POSTS BY Floris de Witte

The Future of the EU between Independence and Interdependence

Almost all contributions to the collection ‘The End of Eurocrats’ Dream’ touch upon a tension that has been implicit in the integration process from the very start, but has only explicitly manifested itself during the Euro-crisis: the tension between independence and interdependence. This tension is also evident in the refugee crisis, and in (the aftermath of) Brexit: how can we at once accept Member State autonomy (in fiscal policy, border control or deciding on the conditions for EU membership) while at the same time sustaining collective commitments towards, say, a monetary union, Schengen or free movement?

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Europe Does Need a Constitution. But Of What Kind?

Matej Avbelj’s contribution ‘Now Europe Needs a Constitution’ is surely right in its diagnosis that constitutionalism must play a role in the re-generation of the EU. The gulf between the EU’s leaders and its population, and between distinct groups of EU states, is wider than it has ever been. If constitutionalism is an act of ‘putting things in common’ in a spirit of open dialogue, of deciding on the crucial question about the type of society we want to live in, such a discussion about Europe’s future is sorely needed. The key question, however, is not whether Europe needs a Constitution but what kind of Constitution the EU should build. Many commentators suggest that the lesson to be learned from the failed constitutional project in the early 2000s is that it was too ambitious: too laden with constitutional symbolism and state-paradigms. Perhaps, we argue, the failed constitutional project was not ambitious enough: it made no attempt to break with the models of the previous EU Treaties and in doing so, to capture the political imagination of Europe’s citizenry.

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Cameron’s EU reforms: political feasibility and legal implications

David Cameron, the UK’s Prime Minister, has set out his objectives for EU reforms in a speech at Chatham House on 10 November 2015 – objectives which he later clarified in a letter to the President of the European Council Donald Tusk. Cameron’s demands fall in four categories – i) safeguarding Britain’s position in the Union’s ‘variable geometry’; ii) strengthening the competitiveness of the Union’s internal market; iii) bolstering the democratic authority of the EU by strengthening the role of national parliaments in the EU’s decision-making process; and iv) ensure changes to the principles of free movement and equal treatment of Union citizens in access to welfare systems in the host state. The political feasibility and legal implications of these objectives differ quite significantly. More crucially, each of the stated objectives can be interpreted and implemented in different ways. Generally, it seems, Cameron’s success seems to depend on presenting reforms that at the same time address British domestic issues as well as strengthen the EU’s functioning.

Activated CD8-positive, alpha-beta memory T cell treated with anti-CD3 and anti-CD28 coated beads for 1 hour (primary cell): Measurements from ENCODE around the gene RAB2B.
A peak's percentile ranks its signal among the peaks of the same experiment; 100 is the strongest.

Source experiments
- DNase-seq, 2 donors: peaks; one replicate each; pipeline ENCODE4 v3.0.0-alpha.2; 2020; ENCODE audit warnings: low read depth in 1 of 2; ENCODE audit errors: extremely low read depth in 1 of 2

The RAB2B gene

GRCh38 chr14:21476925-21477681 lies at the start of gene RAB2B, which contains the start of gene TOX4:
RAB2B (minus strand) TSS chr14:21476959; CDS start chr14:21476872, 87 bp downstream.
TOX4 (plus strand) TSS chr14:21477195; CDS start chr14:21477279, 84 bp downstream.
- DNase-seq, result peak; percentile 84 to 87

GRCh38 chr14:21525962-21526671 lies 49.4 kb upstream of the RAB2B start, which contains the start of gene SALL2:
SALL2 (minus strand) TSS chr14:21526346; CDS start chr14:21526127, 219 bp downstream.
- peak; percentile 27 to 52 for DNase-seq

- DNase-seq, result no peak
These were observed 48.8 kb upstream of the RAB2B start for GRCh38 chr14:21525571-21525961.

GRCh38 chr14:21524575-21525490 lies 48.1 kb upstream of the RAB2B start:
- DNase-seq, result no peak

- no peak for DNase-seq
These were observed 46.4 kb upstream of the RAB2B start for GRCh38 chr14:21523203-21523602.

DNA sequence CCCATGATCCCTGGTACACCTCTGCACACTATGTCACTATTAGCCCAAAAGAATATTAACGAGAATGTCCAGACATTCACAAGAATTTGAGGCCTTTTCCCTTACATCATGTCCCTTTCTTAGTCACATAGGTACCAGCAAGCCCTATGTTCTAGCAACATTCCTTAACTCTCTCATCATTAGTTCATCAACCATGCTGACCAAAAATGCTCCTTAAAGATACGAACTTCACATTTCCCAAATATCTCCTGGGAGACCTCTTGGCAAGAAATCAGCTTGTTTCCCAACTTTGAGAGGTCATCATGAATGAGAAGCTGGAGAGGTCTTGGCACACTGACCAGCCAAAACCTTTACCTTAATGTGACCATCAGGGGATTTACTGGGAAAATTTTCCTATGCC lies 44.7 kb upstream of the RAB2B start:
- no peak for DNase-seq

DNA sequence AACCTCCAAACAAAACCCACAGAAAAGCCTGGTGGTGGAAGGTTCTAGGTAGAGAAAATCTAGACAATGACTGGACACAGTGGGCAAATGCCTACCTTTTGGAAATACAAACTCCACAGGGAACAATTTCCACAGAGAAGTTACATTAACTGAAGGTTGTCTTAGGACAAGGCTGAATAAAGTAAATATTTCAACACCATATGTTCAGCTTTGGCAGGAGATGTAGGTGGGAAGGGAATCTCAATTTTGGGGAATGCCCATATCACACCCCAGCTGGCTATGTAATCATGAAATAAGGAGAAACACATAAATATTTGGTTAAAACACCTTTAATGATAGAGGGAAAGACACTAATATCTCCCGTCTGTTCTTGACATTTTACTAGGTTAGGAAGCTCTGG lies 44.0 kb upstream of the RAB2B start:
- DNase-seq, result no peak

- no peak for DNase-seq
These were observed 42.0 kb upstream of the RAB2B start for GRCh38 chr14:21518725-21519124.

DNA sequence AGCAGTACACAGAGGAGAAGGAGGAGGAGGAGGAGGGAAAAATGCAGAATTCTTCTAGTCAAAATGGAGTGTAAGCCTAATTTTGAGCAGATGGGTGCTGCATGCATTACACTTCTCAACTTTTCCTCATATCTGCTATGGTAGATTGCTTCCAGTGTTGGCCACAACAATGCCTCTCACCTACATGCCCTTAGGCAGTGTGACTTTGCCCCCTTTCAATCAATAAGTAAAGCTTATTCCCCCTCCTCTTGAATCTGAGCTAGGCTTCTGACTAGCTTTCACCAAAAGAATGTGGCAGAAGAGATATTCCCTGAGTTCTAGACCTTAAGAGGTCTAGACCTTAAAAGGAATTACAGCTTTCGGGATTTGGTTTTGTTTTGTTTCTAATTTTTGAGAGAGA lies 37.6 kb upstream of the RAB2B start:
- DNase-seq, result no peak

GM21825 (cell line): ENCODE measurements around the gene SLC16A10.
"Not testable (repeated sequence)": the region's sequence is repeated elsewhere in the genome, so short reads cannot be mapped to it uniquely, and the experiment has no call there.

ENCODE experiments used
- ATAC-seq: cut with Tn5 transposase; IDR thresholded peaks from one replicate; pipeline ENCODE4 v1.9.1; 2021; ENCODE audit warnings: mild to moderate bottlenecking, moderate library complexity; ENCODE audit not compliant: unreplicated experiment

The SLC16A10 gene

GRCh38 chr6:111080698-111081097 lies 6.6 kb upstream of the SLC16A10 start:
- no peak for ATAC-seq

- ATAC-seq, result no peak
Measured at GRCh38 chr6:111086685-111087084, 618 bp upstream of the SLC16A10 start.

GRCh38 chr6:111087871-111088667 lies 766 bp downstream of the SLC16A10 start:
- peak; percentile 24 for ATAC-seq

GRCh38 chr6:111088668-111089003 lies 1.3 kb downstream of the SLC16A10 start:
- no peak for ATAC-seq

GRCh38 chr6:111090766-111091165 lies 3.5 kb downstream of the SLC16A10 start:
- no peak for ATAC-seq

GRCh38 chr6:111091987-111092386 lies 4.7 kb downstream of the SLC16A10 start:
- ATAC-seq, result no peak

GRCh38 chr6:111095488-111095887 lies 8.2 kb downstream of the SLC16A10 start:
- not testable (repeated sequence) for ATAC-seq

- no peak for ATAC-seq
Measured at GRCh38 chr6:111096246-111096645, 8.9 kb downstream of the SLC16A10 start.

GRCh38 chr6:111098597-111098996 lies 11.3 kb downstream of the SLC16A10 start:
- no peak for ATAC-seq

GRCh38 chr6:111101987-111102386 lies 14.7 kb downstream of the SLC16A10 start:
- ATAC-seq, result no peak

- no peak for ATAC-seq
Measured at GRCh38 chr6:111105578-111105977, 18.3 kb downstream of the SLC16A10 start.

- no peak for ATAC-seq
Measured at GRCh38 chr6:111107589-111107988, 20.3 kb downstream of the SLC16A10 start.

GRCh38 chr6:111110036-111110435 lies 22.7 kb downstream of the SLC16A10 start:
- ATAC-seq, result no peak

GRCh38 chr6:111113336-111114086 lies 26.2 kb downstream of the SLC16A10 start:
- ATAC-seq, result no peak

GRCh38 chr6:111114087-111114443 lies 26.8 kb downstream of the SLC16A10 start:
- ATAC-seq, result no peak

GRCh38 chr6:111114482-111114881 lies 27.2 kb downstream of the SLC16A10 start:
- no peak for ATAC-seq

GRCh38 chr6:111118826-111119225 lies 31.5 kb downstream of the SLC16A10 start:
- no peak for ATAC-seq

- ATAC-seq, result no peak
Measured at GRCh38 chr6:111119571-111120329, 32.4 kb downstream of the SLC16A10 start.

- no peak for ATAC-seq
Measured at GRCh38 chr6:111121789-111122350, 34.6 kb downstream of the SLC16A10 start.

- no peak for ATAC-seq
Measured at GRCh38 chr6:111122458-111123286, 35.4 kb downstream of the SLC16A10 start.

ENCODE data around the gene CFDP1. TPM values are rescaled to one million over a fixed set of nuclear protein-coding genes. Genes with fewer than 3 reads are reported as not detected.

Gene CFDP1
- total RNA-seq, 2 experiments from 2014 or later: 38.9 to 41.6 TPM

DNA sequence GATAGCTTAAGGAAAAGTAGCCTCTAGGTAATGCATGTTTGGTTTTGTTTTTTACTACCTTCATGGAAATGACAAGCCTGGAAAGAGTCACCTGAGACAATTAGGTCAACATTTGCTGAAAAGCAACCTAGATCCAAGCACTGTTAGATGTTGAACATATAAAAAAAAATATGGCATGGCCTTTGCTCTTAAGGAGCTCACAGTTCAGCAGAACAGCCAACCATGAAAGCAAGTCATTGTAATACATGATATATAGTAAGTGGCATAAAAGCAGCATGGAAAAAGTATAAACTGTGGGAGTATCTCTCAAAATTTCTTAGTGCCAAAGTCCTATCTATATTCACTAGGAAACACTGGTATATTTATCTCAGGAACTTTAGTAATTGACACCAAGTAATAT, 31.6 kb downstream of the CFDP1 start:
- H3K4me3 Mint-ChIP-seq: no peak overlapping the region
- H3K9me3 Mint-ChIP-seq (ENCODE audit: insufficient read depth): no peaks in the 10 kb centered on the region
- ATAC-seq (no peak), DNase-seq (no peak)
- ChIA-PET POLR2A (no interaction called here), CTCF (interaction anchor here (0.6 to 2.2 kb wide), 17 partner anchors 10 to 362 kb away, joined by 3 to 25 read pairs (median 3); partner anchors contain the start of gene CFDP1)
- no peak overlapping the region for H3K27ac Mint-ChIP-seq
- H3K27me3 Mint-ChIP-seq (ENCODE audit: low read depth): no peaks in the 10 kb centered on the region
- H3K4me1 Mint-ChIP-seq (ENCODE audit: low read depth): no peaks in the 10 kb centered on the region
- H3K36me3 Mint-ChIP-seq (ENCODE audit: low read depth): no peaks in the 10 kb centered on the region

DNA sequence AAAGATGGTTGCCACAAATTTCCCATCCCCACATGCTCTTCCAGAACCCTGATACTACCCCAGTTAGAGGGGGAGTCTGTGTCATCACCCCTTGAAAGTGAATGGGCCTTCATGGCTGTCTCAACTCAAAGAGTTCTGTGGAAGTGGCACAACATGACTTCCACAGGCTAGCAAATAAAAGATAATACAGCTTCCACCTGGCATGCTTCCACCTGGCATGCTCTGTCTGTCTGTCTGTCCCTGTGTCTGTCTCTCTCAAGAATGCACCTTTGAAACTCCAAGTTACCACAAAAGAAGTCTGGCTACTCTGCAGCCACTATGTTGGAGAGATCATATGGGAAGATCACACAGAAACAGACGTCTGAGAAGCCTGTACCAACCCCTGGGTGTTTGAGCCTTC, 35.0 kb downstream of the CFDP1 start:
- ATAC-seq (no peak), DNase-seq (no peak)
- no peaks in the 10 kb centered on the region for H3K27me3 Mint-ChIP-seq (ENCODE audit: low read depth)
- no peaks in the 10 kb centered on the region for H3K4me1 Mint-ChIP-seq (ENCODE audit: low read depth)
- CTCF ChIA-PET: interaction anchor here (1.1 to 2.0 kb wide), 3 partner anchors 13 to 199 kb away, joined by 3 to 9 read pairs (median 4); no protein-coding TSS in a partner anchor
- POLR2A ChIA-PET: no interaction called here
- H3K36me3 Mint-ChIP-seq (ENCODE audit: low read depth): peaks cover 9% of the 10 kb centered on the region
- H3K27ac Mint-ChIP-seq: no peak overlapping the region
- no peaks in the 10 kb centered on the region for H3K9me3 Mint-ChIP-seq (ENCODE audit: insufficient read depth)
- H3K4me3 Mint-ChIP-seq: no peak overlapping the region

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Cameron’s EU reforms: political feasibility and legal implications

David Cameron, the UK’s Prime Minister, has set out his objectives for EU reforms in a speech at Chatham House on 10 November 2015 – objectives which he later clarified in a letter to the President of the European Council Donald Tusk. Cameron’s demands fall in four categories – i) safeguarding Britain’s position in the Union’s ‘variable geometry’; ii) strengthening the competitiveness of the Union’s internal market; iii) bolstering the democratic authority of the EU by strengthening the role of national parliaments in the EU’s decision-making process; and iv) ensure changes to the principles of free movement and equal treatment of Union citizens in access to welfare systems in the host state. The political feasibility and legal implications of these objectives differ quite significantly. More crucially, each of the stated objectives can be interpreted and implemented in different ways. Generally, it seems, Cameron’s success seems to depend on presenting reforms that at the same time address British domestic issues as well as strengthen the EU’s functioning.

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Less Constraint of Popular Democracy, More Empowerment of Citizens

While I share Müller’s concern about the situation in Hungary and Romania, and agree that a ‘Copenhagen Commission’ might be a good addition to safeguard the basic democratic values in the EU, I differ significantly in the assessment of the nature of the solution. Below, I will first discuss this difference in approach, which focuses […]

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Ende der Flitterwochen: Europa jenseits des Marktes

Von MORITZ HARTMANN und FLORIS DE WITTE Sisyphos ist ein Gefangener der Unvermeidbarkeit: Der tragische Held der griechischen Mythologie muss für immer einen Felsbrocken den Hang hinaufrollen, auch wenn der Fels kurz vor dem Gipfel unaufhaltsam wieder hinunterrollt. Die Sisyphos’sche Perspektive der Vergeblichkeit erinnert an das Europa von heute: Europa ist ein Gefangener der Zirkularität […]

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